From The Star
Like a suspense novel, the Maple Leafs keep you guessing until the end. Whether it’s last-minute goals, as in games with Boston or Philadelphia in the last week, or playing in their 12th overtime game of the season, as they did Thursday night, the outcome is never a sure thing.
Toronto held Carolina scoreless until overtime Thursday, then lost 1-0 when Jordan Staal scored at the Air Canada Centre. It was a heartbreaker of a loss for the Leafs, but all the close games, all the grit they show, make for a positive sign.
“It sends the message we’re going in the right direction,” said Leafs forward Brad Boyes, who was playing in his 800th career game. “We don’t let off. There have games we’ve come back and won. We’ve got to keep pushing.”
The Leafs, 1-5-1 in their last seven games, are now 0-4 when the game is decided in three-on-three. Head coach Mike Babcock wasn’t biting on the “but it was close” argument.
“I like winning,” Babcock said. “It’s how I measure my enjoyment.”
Goaltender James Reimer, who faced 40 shots, was at his best in the first period, especially early when the Hurricanes came on strong. He made three big saves in the first minute and Carolina had a 9-1 shots advantage through the first half of the period.
Eddie Lack earned the shutout for Carolina. He made his best save in second, getting a glove on a short-handed breakaway chance by Michael Grabner.
“There’s no moral victories, but we feel good about our game,” said Leafs centre Nazem Kadri, who had the best Leafs chance in overtime. “We gave ourselves a chance to win. Both goalies played great. One bounce popped out to Staal and he put it in. That was the difference.”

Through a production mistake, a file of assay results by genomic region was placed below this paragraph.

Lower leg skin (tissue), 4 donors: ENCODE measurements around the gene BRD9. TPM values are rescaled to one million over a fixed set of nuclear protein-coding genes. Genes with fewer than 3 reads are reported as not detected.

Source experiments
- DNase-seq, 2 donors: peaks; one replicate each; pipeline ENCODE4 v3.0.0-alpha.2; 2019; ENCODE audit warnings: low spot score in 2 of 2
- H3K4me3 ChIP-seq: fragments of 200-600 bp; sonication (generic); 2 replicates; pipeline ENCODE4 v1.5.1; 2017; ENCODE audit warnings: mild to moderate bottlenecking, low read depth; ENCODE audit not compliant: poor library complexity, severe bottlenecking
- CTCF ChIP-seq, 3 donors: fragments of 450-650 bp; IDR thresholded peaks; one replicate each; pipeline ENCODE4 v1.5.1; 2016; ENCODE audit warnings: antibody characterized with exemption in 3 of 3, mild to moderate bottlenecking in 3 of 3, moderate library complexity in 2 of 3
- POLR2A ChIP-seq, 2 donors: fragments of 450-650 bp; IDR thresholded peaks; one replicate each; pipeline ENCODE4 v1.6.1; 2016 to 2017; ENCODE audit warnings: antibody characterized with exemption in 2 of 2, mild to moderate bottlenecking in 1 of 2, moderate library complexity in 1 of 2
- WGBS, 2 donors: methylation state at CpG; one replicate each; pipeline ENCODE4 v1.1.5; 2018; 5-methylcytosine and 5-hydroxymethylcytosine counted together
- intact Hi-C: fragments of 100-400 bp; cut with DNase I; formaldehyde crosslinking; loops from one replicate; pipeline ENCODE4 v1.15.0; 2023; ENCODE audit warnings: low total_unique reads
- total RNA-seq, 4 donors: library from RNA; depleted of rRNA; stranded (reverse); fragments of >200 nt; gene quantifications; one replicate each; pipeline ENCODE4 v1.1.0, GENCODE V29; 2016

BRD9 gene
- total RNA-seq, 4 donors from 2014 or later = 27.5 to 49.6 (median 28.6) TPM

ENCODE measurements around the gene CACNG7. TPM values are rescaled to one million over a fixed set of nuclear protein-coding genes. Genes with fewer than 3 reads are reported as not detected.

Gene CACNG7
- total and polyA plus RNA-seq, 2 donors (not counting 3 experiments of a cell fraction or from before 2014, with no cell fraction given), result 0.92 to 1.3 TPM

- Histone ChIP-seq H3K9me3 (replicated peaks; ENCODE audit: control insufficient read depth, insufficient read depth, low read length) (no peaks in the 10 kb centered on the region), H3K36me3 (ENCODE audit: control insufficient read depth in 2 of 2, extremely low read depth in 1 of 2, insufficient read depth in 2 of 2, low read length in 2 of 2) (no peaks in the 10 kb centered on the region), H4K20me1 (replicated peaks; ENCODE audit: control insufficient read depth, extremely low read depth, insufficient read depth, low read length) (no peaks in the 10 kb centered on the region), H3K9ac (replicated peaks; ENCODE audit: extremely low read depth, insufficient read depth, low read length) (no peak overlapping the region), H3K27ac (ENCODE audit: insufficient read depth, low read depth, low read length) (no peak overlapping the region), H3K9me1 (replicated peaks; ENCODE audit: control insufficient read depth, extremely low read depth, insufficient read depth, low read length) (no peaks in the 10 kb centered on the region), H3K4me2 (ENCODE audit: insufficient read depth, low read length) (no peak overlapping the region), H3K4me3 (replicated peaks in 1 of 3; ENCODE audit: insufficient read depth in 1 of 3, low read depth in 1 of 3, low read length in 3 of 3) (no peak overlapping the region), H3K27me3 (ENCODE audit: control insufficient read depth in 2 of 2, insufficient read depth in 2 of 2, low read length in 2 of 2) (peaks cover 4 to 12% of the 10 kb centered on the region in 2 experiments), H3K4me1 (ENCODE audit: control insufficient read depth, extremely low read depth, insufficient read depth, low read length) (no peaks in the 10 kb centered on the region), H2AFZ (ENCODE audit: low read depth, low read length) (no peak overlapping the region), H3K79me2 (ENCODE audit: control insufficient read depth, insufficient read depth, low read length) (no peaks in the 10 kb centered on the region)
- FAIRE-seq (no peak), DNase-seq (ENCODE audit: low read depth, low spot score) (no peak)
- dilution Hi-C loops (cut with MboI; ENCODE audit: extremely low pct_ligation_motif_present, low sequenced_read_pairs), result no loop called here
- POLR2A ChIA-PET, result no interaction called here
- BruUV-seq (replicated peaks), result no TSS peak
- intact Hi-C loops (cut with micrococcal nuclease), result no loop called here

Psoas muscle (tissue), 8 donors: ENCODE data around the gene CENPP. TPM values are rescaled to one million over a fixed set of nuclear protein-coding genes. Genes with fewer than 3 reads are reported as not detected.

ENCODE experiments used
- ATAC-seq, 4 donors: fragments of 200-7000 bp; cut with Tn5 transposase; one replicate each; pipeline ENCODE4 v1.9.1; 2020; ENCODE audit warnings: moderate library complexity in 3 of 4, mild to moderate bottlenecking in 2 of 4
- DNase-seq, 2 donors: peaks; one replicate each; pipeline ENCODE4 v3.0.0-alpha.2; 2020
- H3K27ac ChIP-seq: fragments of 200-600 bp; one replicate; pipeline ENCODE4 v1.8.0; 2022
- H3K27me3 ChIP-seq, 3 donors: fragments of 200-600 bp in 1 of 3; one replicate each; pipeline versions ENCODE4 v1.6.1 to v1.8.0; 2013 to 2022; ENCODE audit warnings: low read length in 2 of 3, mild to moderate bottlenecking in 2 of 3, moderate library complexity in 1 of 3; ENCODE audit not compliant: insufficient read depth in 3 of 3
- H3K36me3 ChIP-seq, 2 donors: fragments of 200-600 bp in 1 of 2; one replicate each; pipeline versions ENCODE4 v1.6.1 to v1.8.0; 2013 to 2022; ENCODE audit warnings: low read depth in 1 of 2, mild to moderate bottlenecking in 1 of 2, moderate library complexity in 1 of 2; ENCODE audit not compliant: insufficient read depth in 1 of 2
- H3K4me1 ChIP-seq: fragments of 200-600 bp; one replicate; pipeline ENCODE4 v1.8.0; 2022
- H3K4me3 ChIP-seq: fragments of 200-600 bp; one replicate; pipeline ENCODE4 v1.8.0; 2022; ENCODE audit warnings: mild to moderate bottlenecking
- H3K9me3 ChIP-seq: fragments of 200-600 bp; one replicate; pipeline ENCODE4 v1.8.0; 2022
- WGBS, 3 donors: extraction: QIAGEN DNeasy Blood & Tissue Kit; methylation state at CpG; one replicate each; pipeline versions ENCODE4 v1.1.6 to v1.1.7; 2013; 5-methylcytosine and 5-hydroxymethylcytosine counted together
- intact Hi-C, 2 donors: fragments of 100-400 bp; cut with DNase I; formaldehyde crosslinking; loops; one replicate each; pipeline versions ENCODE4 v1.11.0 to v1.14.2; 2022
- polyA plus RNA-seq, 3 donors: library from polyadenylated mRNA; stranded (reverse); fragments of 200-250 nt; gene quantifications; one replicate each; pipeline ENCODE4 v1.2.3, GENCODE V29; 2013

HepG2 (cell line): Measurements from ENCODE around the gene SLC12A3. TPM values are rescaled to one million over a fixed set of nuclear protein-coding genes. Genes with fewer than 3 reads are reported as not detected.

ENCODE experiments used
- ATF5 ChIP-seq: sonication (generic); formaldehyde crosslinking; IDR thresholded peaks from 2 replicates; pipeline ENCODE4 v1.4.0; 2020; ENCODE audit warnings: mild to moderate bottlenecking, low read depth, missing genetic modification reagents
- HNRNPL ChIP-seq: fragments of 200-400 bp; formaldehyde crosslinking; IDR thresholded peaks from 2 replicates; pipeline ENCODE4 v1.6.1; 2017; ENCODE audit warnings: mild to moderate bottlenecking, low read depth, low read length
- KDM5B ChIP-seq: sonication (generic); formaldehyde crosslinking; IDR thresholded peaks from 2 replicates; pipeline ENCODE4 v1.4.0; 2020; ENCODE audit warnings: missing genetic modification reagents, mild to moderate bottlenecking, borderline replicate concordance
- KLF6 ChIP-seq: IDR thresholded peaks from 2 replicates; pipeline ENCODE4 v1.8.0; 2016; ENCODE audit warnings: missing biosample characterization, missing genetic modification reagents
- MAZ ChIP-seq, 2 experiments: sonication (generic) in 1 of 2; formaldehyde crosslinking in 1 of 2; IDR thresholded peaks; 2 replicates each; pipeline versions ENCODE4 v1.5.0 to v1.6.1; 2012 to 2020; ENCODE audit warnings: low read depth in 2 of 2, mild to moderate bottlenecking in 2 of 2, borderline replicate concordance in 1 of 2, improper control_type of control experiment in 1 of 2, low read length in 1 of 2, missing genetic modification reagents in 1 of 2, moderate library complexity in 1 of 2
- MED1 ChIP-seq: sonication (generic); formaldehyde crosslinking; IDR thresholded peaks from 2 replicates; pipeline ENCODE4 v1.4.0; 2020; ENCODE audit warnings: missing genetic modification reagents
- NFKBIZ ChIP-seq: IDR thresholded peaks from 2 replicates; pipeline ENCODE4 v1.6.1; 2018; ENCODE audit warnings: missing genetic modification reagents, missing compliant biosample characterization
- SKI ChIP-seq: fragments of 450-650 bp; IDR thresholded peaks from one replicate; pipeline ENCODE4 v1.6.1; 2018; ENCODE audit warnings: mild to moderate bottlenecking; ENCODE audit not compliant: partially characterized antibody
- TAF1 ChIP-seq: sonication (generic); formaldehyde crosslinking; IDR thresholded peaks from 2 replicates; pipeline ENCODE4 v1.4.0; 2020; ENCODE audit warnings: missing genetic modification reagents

Though it was a low-scoring affair, the crowd seemed to love it. The ones that loved it the most were there to see Boyes. A bunch of his buddies were shown on the big screen wearing Boyes jerseys from some of the other six teams he played for before returning to the Leafs, the team that drafted him in 2000.
“I didn’t know they were going to do that,” said Boyes, almost embarrassed when the subject was brought up.
Still, Boyes took a trip through memory lane before his 800th game. He remembered his first game in the NHL like it was yesterday. He was on the ice for two goals against on his first two shifts.
“I remember being minus-2 and thinking, ‘It can’t get any worse,’ ” said Boyes.
Things, of course, got better for Boyes: 43 goals one year in St. Louis, 33 another, 208 overall. But as Thursday night showed, the game of hockey has changed in the 13 years Boyes has been an NHLer. The freewheeling, high-scoring days are long over.
Each game is a grind, where scoring chances are celebrated nearly as much today as the goals at the beginning of Boyes career.
“You can’t dance through guys like you used to,” he said. “Guys read the play better.”
The players are more skilled, and better coached, the 33-year-old Boyes said.
“The gap, with skill, is so much smaller. Everyone can skate. Everyone keeps up. Everyone backchecks. There just isn’t the room.
“The coaches figured out to take away a guy’s time and space is the biggest thing. You give a guy with skill some space, he’s going to make you pay. That’s the biggest thing . . . a lot more focus on the defensive game over the years.”
Boyes didn’t think 800 games was a big deal.
“A thousand games is a big deal,” said Boyes. “As a player, we look at things day to day. I don’t step back and see what I’ve done. It’s: ‘What do I do today, what do I have to do tomorrow?’ That’s really it, our schedule. What do we do this week? We don’t go much further. It really is: ‘We’ve got a game to play.’ That’s the honest truth about how it feels.”
“Eight hundred is special,” said the coach. “Still ticking, still playing. (He) had no contract in the summer. (He’s) still playing in the NHL. Says a lot about his determination and his skill set. He should be proud and his family should be proud.”
NOTES: James Reimer has started five of the last seven games in the Toronto net . . . Morgan Rielly’s next game will be his 200th in the NHL . . . . . . The next game by Roman Polak and Daniel Winnik will be their 100th each as Maple Leafs . . . The Leafs entered the game tied for fifth in faceoff win percentage (51.2 per cent).